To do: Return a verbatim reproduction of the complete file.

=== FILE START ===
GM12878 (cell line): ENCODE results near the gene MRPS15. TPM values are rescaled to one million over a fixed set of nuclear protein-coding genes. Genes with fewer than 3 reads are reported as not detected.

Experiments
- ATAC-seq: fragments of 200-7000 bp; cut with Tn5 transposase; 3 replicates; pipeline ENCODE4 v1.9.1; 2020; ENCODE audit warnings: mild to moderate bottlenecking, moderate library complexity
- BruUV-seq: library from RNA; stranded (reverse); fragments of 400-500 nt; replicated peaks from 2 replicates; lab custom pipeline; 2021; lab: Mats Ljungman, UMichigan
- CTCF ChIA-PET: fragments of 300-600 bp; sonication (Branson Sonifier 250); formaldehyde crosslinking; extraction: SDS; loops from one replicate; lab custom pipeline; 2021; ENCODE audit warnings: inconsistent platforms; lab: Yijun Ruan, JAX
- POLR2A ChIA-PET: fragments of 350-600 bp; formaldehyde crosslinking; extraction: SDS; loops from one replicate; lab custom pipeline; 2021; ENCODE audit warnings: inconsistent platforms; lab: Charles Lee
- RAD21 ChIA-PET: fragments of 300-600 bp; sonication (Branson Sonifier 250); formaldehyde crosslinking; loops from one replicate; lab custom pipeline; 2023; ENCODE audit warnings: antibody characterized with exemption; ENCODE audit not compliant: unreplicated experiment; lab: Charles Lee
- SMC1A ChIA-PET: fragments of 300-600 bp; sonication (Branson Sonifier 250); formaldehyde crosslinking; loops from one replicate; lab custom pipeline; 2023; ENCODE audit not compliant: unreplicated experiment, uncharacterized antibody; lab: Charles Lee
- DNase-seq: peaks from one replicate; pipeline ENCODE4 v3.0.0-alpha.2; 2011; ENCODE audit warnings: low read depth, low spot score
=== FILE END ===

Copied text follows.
GM12878 (cell line): ENCODE results near the gene MRPS15. TPM values are rescaled to one million over a fixed set of nuclear protein-coding genes. Genes with fewer than 3 reads are reported as not detected.

Experiments
- ATAC-seq: fragments of 200-7000 bp; cut with Tn5 transposase; 3 replicates; pipeline ENCODE4 v1.9.1; 2020; ENCODE audit warnings: mild to moderate bottlenecking, moderate library complexity
- BruUV-seq: library from RNA; stranded (reverse); fragments of 400-500 nt; replicated peaks from 2 replicates; lab custom pipeline; 2021; lab: Mats Ljungman, UMichigan
- CTCF ChIA-PET: fragments of 300-600 bp; sonication (Branson Sonifier 250); formaldehyde crosslinking; extraction: SDS; loops from one replicate; lab custom pipeline; 2021; ENCODE audit warnings: inconsistent platforms; lab: Yijun Ruan, JAX
- POLR2A ChIA-PET: fragments of 350-600 bp; formaldehyde crosslinking; extraction: SDS; loops from one replicate; lab custom pipeline; 2021; ENCODE audit warnings: inconsistent platforms; lab: Charles Lee
- RAD21 ChIA-PET: fragments of 300-600 bp; sonication (Branson Sonifier 250); formaldehyde crosslinking; loops from one replicate; lab custom pipeline; 2023; ENCODE audit warnings: antibody characterized with exemption; ENCODE audit not compliant: unreplicated experiment; lab: Charles Lee
- SMC1A ChIA-PET: fragments of 300-600 bp; sonication (Branson Sonifier 250); formaldehyde crosslinking; loops from one replicate; lab custom pipeline; 2023; ENCODE audit not compliant: unreplicated experiment, uncharacterized antibody; lab: Charles Lee
- DNase-seq: peaks from one replicate; pipeline ENCODE4 v3.0.0-alpha.2; 2011; ENCODE audit warnings: low read depth, low spot score